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Ellen Bepp was born and raised in San José, California’s Japantown community four years after her family returned from being incarcerated at the Heart Mountain camp in Wyoming during WWII. As a third generation Japanese American, she learned about Japanese art and culture from her immigrant grandmother who was a floral artist and kimono-maker and her grandfather, a calligrapher and photographer. In the late 1960s, inspired by the Civil Rights struggle and Black Power movement, she became involved in the Asian American political/cultural movement. In 1974 after taiko training under Grand Master Seiichi Tanaka of San Francisco Taiko Dojo, she went on to become a co-founding member of San Jose Taiko and later a co-founder of Somei Yoshino Taiko Ensemble. For her, taiko performance was a vehicle to express her Asian American identity as well as her creation of Asian-inspired ‘wearable’ textile art.

Gradually her mixed media work came to address issues of social injustice such as the World War II American concentration camps, the Hiroshima/Nagasaki bombings, and racism against Black, Indigenous and People of Color. Her work also reflects her interest in the folk art traditions of Asia and Latin America and led to her commitment to art-based relationships in Indigenous communities of Guatemala, Peru and Mexico as well as humanitarian and cultural exchange projects in Nicaragua, Cuba and Mexico.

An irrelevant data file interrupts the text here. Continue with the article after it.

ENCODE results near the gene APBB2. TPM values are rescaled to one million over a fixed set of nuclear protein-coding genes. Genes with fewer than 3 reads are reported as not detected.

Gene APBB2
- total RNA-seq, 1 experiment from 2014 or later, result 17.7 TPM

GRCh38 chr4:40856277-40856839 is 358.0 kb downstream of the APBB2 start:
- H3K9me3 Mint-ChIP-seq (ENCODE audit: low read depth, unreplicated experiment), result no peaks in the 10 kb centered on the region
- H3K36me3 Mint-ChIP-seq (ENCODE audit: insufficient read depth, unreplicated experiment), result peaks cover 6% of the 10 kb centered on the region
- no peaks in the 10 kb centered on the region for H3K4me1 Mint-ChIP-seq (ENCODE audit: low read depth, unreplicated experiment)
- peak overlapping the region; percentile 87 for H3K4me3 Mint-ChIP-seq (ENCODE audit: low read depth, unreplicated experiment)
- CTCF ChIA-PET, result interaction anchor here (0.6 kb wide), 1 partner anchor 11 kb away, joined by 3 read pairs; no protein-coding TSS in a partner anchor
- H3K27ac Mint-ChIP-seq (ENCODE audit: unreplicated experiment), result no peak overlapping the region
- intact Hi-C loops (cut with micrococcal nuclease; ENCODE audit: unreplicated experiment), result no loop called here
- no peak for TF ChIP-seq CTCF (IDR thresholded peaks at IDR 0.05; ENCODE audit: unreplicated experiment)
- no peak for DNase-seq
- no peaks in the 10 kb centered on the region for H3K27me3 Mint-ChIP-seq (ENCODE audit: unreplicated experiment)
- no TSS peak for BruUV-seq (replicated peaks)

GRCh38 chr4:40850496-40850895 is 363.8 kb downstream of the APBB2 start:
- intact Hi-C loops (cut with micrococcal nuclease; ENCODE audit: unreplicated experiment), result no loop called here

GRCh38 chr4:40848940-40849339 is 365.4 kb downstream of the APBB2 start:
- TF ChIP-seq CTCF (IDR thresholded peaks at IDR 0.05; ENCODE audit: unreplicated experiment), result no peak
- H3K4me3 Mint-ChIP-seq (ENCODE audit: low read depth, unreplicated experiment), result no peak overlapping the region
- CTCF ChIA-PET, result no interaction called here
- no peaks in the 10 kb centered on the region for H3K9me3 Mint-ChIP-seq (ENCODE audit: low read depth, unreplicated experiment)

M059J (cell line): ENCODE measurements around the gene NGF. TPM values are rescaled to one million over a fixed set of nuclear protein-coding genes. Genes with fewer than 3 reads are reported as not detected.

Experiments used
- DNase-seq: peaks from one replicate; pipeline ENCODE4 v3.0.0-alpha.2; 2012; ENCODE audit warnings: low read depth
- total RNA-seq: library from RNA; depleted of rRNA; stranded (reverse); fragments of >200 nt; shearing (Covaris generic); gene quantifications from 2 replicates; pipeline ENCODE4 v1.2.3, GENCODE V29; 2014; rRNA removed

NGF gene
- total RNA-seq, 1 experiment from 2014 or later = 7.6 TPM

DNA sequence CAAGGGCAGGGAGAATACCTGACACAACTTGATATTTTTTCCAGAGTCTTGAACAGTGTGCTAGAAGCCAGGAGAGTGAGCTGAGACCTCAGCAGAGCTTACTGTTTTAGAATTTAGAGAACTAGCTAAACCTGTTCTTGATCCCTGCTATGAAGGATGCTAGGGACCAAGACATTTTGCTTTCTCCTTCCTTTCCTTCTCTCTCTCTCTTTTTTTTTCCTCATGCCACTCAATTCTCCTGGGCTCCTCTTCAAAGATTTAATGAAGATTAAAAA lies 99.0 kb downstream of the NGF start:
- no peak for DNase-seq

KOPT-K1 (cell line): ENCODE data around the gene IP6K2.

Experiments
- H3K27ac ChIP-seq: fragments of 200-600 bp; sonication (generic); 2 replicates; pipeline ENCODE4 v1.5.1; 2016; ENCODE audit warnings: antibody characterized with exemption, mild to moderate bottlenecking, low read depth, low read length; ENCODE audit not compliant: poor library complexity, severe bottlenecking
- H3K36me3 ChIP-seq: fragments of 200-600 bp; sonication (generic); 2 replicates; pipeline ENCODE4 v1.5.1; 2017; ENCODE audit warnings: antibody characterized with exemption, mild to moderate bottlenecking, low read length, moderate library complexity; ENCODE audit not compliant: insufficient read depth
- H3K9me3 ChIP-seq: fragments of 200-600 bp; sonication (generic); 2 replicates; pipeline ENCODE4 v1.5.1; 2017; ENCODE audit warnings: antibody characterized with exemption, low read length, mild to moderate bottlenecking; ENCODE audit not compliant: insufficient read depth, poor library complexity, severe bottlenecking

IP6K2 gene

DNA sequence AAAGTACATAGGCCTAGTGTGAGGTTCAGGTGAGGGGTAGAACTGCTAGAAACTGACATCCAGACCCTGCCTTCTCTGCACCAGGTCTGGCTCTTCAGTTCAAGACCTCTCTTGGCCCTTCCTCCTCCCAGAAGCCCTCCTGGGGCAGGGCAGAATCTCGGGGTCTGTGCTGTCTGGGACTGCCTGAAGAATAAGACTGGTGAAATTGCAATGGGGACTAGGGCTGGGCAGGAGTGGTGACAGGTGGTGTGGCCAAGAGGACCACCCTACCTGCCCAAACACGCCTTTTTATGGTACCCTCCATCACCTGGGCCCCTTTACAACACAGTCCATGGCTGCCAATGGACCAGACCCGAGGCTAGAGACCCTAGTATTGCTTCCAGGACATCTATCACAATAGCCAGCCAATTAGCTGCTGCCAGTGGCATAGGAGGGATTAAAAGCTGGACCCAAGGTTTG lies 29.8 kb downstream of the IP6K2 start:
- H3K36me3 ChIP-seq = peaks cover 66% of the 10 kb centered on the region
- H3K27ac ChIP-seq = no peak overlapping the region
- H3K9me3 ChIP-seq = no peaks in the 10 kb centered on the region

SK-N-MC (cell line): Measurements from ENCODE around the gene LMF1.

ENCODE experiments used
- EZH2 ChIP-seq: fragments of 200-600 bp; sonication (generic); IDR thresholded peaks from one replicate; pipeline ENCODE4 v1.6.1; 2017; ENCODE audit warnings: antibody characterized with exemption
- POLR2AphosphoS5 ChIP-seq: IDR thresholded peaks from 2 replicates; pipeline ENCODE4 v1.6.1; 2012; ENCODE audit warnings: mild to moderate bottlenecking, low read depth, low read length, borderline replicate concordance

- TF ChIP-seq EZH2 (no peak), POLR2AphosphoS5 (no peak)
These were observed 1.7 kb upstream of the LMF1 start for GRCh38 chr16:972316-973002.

Since the 1980s she has exhibited her work nationally, including at the Oakland Museum of CA, the Berkeley Art Center, the Euphrat Gallery, the Jamaica Art Center and the Manetti Shrem Museum of Art. In 1988 she co-founded 9-11 Studios, an artist-owned live/work complex in Oakland where she maintains her studio and continues to remember and honor the legacy of her ancestors through artistic expression.

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